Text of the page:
If you work in public safety you know how much you count on your mission-critical systems to perform the everyday work involved in running a 911 center. But did you ever stop to think how you equally rely on the support services that back these systems up? As the world of emergency communications becomes more complex by the day, there are greater opportunities for things to go wrong. That’s all the more reason to take a proactive approach when it comes to service and support. To get ahead of this trend, NICE recently announced its new Proactive Care service plan. I recently sat down with
Francis Carlo, Vice President of Public Safety Global Services for NICE, to learn more about it.
First off, how is this different from traditional maintenance and support?
Fran Carlo: It’s all about being proactive, as the name implies. Most customers don't understand that traditional maintenance agreements today are for fixing something once a problem occurs (otherwise called break/fix). This new plan we are offering is all about taking a proactive approach so they can prevent issues from occurring in the first place.
NICE’s Proactive Care plan was designed to complement our traditional support offering by adding five support options to proactively address problems before they get out of hand. These options include: Proactive System Monitoring, Routine System Health Checks, MAC Services (Moves, Adds and Changes), Training Subscriptions, and Customer Site Visits.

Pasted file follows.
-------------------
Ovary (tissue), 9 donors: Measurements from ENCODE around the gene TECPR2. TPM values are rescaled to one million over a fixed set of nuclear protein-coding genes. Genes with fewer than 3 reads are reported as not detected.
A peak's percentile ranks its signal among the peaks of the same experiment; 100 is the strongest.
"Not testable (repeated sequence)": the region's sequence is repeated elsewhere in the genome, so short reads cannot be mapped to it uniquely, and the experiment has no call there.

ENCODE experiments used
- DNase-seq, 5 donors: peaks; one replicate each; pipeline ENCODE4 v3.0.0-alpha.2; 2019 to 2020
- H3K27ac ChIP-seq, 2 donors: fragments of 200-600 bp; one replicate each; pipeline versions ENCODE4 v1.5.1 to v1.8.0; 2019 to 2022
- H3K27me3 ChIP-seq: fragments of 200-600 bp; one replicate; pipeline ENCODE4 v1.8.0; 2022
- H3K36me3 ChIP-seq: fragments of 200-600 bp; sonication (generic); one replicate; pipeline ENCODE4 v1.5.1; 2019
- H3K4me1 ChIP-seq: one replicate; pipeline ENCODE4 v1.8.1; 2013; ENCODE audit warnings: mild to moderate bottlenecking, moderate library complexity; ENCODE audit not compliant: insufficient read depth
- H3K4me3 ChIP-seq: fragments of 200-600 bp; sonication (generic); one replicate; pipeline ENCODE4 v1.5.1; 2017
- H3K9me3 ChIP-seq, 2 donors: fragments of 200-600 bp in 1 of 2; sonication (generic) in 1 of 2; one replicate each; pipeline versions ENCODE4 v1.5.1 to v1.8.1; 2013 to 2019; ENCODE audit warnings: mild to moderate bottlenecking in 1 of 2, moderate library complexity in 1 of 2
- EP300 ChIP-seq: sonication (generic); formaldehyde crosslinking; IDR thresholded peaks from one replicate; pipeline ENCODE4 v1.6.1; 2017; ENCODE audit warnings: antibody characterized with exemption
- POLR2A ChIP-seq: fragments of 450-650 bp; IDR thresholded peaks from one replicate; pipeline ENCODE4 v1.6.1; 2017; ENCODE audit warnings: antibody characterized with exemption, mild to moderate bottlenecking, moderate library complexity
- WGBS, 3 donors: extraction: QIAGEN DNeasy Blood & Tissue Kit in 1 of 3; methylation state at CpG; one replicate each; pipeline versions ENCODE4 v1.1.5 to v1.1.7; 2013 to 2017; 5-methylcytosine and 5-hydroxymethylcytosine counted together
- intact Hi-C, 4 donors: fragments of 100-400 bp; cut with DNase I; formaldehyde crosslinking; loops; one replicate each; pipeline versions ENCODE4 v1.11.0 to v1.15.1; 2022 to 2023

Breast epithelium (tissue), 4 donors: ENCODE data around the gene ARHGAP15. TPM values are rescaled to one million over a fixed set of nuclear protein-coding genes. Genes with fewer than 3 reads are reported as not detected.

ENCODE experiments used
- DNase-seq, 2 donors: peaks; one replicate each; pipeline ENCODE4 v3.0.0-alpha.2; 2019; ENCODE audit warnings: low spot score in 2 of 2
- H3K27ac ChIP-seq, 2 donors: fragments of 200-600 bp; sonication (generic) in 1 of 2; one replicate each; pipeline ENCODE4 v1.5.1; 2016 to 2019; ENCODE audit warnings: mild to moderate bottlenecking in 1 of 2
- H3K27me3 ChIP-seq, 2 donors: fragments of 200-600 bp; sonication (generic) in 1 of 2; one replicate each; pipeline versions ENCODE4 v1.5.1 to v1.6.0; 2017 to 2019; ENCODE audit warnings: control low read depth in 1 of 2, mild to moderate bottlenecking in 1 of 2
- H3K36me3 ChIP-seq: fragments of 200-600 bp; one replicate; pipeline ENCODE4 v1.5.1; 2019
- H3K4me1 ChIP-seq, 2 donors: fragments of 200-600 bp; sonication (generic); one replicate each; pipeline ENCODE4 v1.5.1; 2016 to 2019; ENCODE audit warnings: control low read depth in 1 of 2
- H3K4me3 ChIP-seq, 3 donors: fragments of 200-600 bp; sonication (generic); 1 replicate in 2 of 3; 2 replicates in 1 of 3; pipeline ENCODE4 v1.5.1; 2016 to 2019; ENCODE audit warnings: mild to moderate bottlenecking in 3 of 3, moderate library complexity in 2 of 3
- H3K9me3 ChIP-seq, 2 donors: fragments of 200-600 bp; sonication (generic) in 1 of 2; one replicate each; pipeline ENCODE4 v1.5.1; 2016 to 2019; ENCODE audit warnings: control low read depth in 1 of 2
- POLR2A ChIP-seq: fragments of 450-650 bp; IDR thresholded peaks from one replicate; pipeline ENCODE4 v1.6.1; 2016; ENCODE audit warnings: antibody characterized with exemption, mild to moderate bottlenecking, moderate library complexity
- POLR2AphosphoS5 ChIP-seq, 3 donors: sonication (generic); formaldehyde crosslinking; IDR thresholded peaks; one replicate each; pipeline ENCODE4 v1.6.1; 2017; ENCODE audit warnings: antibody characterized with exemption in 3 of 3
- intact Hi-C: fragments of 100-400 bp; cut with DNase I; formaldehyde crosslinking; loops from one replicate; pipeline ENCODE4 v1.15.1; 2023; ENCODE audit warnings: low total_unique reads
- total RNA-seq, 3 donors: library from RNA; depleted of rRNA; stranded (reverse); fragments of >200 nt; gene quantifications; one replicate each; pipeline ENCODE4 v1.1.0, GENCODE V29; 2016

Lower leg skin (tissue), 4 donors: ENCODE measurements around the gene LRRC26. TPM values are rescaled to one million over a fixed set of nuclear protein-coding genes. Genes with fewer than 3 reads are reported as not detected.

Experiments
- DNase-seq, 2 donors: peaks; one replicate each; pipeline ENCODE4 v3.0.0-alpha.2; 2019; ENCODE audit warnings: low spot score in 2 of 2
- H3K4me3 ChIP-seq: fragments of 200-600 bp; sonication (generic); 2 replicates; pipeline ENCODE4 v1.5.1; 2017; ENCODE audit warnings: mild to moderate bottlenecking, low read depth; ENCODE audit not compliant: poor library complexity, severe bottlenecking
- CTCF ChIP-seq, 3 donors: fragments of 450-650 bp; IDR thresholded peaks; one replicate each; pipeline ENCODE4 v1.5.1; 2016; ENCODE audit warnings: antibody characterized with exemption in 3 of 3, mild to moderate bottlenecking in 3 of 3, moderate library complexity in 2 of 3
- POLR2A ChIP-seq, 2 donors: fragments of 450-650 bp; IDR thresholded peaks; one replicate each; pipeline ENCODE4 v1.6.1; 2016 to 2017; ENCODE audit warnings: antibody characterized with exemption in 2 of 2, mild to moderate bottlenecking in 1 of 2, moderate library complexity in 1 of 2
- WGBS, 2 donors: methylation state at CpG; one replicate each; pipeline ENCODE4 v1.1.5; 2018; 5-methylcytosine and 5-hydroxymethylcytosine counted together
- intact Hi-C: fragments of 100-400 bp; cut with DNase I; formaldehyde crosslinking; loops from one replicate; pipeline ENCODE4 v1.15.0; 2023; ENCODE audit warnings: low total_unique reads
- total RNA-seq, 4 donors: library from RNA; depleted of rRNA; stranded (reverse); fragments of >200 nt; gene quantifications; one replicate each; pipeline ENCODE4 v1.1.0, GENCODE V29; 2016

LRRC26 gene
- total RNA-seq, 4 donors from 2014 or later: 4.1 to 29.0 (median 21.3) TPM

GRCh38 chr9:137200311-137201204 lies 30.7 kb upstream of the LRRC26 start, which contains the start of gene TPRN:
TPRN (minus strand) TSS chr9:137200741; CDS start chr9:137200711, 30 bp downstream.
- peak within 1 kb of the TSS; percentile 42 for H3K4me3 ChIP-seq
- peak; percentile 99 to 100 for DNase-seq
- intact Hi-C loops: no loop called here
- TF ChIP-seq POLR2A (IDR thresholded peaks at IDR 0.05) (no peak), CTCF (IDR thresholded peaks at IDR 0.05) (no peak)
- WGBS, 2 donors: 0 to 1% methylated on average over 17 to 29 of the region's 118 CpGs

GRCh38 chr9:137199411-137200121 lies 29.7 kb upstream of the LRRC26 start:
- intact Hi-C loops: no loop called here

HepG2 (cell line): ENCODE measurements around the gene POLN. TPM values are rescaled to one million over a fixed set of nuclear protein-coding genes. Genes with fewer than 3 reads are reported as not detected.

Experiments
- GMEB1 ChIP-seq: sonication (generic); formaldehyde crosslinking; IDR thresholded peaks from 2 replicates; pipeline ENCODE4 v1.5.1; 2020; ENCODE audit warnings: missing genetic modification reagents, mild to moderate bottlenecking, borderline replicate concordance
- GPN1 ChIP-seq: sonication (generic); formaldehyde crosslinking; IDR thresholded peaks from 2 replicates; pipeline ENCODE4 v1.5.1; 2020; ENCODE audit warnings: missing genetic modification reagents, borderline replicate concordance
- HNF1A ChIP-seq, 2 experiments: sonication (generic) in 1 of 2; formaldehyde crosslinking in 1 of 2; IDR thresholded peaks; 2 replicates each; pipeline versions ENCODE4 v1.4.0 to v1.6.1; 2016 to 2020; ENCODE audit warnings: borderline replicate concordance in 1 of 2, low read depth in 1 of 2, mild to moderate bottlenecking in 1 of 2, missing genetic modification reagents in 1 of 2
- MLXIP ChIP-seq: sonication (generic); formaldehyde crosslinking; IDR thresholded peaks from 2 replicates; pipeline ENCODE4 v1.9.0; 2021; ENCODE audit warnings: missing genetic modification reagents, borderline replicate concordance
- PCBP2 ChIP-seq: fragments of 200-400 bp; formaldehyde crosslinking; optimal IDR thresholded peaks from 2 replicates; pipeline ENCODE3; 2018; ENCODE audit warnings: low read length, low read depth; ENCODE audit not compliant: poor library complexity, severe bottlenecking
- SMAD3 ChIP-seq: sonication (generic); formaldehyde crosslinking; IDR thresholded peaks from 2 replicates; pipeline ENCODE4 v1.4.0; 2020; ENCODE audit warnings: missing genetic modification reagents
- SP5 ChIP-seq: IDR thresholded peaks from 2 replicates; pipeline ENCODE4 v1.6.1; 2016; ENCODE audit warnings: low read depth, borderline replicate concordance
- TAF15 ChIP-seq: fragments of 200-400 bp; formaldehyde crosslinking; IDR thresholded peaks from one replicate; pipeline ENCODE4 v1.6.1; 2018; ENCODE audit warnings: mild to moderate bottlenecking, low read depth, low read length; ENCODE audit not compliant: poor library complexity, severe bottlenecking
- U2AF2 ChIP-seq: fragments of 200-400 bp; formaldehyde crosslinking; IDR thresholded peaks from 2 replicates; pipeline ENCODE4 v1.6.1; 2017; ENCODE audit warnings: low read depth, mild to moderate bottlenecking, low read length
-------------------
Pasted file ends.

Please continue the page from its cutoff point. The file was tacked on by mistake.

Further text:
How did NICE come up with the idea?
Fran Carlo: We’ve had advanced maintenance services on the Enterprise side of our business for a while now. What really brought this to light for me, though, was about two years ago when we started seeing Motorola Solutions, a respected leader in the public safety space, shifting their maintenance offerings to fit more of a life cycle management approach. So what we’ve done is to map our offerings in a similar manner to provide added value to our customers.
Fran Carlo: The nature of technology in public safety is changing, and demanding new approaches. Before, everything was standalone, proprietary and hardware-based, so most fixes and upgrades were done in the field. Today, most solutions are software-based, run on third-party COTS hardware, and sit on IP networks. And they’re integrated with other systems, which adds to the complexity.
Many customers think that you just put a logger in a closet and it runs, but it doesn’t work that way. Historically, 50% of the support cases we encounter are situations where our system is impacted by outside things. Whether a system interoperates with, or sits on, the radio network or customer network, IT staff and third party IT providers will often make physical and logical changes. Unfortunately, they’re not always going to be aware of how these changes will impact connected systems, like the NICE solution. Even something as simple as changing an IP address can impact the ability to play audio recordings, stop archiving routines, or halt recording altogether. Simple upgrades to a phone switch, or just pushing antivirus or other updates to the desktop can all affect the logging solution, and these types of situations are not covered under standard maintenance agreements.
MACs (also called Moves, Adds and Changes) can also be problematic, and are not covered under standard maintenance contracts. Operating system updates, modifications to talk groups, upgrades to your telephone switch, any changes that alter network access or a firewall, or physically moving equipment – all these things can wreak havoc upon your recording system. About 30 to 50 percent of the support case calls we receive annually are for completely avoidable situations like this.